Furthermore, if a petition is granted, the State will have to initiate specific rule-making to declare how the area will be managed. In essence, the state will have to commit personnel and financial resources to assist the Forest Service in preparing the appropriate environmental analysis, but the Forest Service will retain final decision-making authority. If, and this is likely fantasy, the state of Utah were to petition the Forest Service to protect the eastern end of the North Slope of the Uintas where the Evanston/Mt. View Ranger District has long coveted the timber resource, it could still be rejected by the agency, saying we want to cut the trees anyway!
More likely, of course, is that a state may petition the Forest Service to remove the roadless protections and call for development. In a meeting with Wasatch-Cache National Forest Supervisor Tom Tidwell, we asked whether the state could petition the Forest Service to remove the protections for the portion of the Lakes Roadless area that was recommended as wilderness. His answer was ‘yes.’ If such a petition were to be accepted, the area would no longer be recommended as wilderness by the Forest Service! So much for the forest planning process that was billed to all of us as the decision-making document for roadless, wilderness, etc. The dishonesty and disingenuousness of the Forest Service is simply appalling.
These state petitions and rulemaking, if accepted, are no longer forest plan allocations/decisions subject to revision and amendment in the planning process. They become, in essence, a permanent federal rule independent of forest planning. Governor Huntsman has indicated his support.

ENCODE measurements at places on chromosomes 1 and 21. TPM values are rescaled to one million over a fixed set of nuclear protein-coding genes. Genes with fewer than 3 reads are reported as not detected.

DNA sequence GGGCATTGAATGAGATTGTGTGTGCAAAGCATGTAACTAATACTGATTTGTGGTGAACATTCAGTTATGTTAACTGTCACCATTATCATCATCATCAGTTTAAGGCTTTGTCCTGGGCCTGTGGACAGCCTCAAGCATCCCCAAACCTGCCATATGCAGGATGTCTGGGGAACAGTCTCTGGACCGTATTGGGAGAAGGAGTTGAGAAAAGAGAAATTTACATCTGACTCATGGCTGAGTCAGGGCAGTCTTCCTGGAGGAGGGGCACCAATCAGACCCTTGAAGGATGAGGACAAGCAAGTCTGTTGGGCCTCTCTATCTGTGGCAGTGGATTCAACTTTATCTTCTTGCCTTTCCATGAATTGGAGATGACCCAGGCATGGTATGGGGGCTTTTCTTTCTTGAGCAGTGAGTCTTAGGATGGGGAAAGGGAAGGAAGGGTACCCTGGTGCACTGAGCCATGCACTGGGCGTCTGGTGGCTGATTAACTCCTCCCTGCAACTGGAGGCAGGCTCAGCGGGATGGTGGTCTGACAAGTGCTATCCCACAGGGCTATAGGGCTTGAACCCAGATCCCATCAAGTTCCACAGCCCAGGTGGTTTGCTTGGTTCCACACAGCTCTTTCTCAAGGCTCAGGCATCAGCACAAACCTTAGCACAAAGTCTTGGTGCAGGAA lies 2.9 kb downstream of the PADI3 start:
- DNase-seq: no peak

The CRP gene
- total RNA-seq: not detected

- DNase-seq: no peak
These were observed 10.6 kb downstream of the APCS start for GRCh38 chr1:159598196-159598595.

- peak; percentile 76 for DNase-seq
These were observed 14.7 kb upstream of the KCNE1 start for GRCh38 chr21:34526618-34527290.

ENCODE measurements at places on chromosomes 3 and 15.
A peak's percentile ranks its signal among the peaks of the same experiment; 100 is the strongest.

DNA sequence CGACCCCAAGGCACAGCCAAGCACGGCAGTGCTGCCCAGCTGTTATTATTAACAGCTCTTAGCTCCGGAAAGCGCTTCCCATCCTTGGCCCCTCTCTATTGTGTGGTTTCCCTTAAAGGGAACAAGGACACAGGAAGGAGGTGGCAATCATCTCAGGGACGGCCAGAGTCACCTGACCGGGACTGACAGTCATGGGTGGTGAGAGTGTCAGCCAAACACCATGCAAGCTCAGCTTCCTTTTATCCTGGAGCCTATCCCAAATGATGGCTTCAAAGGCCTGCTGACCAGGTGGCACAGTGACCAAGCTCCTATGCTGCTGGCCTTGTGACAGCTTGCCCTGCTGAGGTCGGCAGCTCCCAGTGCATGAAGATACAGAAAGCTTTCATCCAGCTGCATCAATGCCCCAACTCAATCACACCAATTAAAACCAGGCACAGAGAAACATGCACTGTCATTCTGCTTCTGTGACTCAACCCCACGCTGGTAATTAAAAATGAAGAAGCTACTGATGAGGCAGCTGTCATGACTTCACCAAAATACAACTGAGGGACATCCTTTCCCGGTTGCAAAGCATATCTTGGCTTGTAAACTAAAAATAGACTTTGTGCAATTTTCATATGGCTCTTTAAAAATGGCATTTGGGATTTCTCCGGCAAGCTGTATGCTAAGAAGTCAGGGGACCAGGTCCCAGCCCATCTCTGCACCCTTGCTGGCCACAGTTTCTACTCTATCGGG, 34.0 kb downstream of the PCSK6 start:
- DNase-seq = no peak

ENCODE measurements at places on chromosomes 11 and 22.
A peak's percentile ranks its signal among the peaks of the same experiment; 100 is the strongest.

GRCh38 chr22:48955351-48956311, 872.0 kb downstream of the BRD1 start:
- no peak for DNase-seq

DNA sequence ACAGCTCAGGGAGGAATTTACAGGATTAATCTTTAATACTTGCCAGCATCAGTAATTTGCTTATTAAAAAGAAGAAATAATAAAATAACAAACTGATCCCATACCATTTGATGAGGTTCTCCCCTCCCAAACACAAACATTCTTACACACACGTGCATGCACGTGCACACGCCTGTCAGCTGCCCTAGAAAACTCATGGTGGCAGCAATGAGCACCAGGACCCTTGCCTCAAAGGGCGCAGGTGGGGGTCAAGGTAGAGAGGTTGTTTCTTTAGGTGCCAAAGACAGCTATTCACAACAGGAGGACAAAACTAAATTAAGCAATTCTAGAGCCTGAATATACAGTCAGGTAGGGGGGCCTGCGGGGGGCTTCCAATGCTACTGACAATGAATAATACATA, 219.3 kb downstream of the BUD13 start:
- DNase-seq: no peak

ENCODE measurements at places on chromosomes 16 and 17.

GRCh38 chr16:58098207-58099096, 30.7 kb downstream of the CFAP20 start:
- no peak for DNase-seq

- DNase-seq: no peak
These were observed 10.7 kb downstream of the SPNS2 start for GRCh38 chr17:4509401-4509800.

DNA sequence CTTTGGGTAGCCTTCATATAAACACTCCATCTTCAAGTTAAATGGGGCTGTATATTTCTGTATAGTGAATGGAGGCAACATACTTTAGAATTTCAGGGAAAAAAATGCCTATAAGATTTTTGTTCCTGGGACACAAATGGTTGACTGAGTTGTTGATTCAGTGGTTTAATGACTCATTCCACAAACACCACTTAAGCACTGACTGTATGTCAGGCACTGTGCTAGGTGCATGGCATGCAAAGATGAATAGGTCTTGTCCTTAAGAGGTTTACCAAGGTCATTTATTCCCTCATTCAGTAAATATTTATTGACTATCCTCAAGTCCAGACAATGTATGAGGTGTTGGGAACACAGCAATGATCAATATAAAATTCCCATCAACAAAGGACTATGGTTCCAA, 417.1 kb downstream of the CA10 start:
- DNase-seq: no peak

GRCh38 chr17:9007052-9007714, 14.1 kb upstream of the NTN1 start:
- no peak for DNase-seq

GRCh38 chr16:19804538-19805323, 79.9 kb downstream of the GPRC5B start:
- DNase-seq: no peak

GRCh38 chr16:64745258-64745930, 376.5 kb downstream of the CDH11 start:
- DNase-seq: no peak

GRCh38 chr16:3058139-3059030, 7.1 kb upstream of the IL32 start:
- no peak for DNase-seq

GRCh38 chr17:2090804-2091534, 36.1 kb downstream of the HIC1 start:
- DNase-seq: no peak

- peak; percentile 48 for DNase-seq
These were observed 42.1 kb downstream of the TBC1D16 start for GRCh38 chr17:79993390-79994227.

A hopelessly complex process has been set up to fail. An intentional mockery of the very context of roadless area preservation has been set in motion. But that is government of this day.
Of course, it doesn’t stop here. The Forest Service has finalized its new FOREST PLANNING process. Again, we have discussed this at length (HUPC LYNX 2/05) as also a process looking backward—the theme of today’s Forest Service. The rule implements a planning process so complex that most planners have yet to explain, let alone understand it.
The essence is this: the requirement of preparing an Environmental Impact Statement with each forest plan no longer exists. Plans will be categorically excluded from the National Environmental Policy Act (NEPA). Public comment on the forest plan is amorphous— it is largely up to each forest as to how to implement the collaborative public comment process. Wildlife viability has been dropped and, while roadless areas must be inventoried, the primary purpose will be to make wilderness recommendations and not protect roadless areas as a management context. It is as far from a forest planning process as one can imagine!
An interesting example is the Ashley National Forest plan will be revised under this planning scenario, but will not likely be finished before the 18 month roadless area petition process. Thus the state of Utah may petition the Forest Service to make roadless area allocations without any meaningful public review or input until the rulemaking process! This could mean an end to wilderness recommendations coming out of the planning process.